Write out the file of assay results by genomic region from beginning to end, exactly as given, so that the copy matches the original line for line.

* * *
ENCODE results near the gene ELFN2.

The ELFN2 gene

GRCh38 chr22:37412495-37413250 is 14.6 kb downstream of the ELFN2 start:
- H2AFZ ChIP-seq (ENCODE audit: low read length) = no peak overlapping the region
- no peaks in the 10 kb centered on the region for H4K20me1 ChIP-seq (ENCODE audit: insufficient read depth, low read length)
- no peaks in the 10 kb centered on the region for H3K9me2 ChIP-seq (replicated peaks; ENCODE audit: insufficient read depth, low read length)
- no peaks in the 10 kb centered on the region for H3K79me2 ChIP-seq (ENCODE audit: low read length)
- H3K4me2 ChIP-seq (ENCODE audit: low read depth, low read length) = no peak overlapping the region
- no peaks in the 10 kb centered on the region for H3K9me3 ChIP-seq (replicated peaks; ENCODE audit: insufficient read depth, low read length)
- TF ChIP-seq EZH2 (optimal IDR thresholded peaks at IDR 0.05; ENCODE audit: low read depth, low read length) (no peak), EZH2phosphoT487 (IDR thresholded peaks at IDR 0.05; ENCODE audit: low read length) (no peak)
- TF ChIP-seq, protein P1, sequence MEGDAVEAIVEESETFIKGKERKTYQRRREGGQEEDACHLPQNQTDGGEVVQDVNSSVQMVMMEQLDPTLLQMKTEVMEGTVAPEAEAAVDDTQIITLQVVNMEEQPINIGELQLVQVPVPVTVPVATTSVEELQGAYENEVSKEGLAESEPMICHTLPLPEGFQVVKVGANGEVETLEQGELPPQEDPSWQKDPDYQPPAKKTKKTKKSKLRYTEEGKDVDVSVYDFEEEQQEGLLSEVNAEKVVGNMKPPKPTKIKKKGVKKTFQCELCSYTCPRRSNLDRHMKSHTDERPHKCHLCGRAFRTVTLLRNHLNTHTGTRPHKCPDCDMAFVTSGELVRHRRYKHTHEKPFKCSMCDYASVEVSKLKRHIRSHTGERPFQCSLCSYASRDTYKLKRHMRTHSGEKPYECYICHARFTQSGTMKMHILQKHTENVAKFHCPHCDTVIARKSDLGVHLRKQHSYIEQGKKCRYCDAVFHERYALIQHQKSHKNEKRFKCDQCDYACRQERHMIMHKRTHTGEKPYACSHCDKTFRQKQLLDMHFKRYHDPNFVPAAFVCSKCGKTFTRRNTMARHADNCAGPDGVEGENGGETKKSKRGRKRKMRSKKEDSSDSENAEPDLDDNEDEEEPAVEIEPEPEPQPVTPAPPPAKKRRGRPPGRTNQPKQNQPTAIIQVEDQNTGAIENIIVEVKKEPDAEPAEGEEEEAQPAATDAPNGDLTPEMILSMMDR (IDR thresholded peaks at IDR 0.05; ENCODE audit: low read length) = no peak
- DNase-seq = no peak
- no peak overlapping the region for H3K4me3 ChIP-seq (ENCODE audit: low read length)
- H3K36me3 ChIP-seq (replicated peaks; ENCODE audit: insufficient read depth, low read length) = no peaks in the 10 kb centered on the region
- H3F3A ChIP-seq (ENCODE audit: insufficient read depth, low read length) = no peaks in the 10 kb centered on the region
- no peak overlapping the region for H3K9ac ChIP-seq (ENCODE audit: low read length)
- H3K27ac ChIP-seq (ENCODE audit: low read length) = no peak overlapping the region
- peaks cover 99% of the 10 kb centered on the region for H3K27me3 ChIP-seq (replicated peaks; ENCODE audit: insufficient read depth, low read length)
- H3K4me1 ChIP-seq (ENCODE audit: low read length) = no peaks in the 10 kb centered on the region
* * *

ENCODE results near the gene ELFN2.

The ELFN2 gene

GRCh38 chr22:37412495-37413250 is 14.6 kb downstream of the ELFN2 start:
- H2AFZ ChIP-seq (ENCODE audit: low read length) = no peak overlapping the region
- no peaks in the 10 kb centered on the region for H4K20me1 ChIP-seq (ENCODE audit: insufficient read depth, low read length)
- no peaks in the 10 kb centered on the region for H3K9me2 ChIP-seq (replicated peaks; ENCODE audit: insufficient read depth, low read length)
- no peaks in the 10 kb centered on the region for H3K79me2 ChIP-seq (ENCODE audit: low read length)
- H3K4me2 ChIP-seq (ENCODE audit: low read depth, low read length) = no peak overlapping the region
- no peaks in the 10 kb centered on the region for H3K9me3 ChIP-seq (replicated peaks; ENCODE audit: insufficient read depth, low read length)
- TF ChIP-seq EZH2 (optimal IDR thresholded peaks at IDR 0.05; ENCODE audit: low read depth, low read length) (no peak), EZH2phosphoT487 (IDR thresholded peaks at IDR 0.05; ENCODE audit: low read length) (no peak)
- TF ChIP-seq, protein P1, sequence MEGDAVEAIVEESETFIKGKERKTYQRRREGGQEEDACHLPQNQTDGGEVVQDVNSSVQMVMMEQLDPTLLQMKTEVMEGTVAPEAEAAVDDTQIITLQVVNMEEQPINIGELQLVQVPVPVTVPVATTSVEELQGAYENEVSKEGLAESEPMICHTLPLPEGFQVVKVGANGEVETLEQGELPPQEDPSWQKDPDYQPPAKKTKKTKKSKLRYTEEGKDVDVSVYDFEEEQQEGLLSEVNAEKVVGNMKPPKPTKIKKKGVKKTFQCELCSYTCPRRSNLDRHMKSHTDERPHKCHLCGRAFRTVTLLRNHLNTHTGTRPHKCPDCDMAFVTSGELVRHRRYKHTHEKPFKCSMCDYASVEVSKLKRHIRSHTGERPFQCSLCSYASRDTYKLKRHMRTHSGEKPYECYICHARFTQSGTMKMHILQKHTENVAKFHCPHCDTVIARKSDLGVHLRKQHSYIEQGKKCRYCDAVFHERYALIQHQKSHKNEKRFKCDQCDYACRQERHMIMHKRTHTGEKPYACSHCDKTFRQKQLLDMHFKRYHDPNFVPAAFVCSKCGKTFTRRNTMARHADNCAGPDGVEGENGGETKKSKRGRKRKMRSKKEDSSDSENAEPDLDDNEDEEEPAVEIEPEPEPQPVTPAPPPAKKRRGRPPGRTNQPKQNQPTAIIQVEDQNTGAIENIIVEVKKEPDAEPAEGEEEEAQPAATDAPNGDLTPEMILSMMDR (IDR thresholded peaks at IDR 0.05; ENCODE audit: low read length) = no peak
- DNase-seq = no peak
- no peak overlapping the region for H3K4me3 ChIP-seq (ENCODE audit: low read length)
- H3K36me3 ChIP-seq (replicated peaks; ENCODE audit: insufficient read depth, low read length) = no peaks in the 10 kb centered on the region
- H3F3A ChIP-seq (ENCODE audit: insufficient read depth, low read length) = no peaks in the 10 kb centered on the region
- no peak overlapping the region for H3K9ac ChIP-seq (ENCODE audit: low read length)
- H3K27ac ChIP-seq (ENCODE audit: low read length) = no peak overlapping the region
- peaks cover 99% of the 10 kb centered on the region for H3K27me3 ChIP-seq (replicated peaks; ENCODE audit: insufficient read depth, low read length)
- H3K4me1 ChIP-seq (ENCODE audit: low read length) = no peaks in the 10 kb centered on the region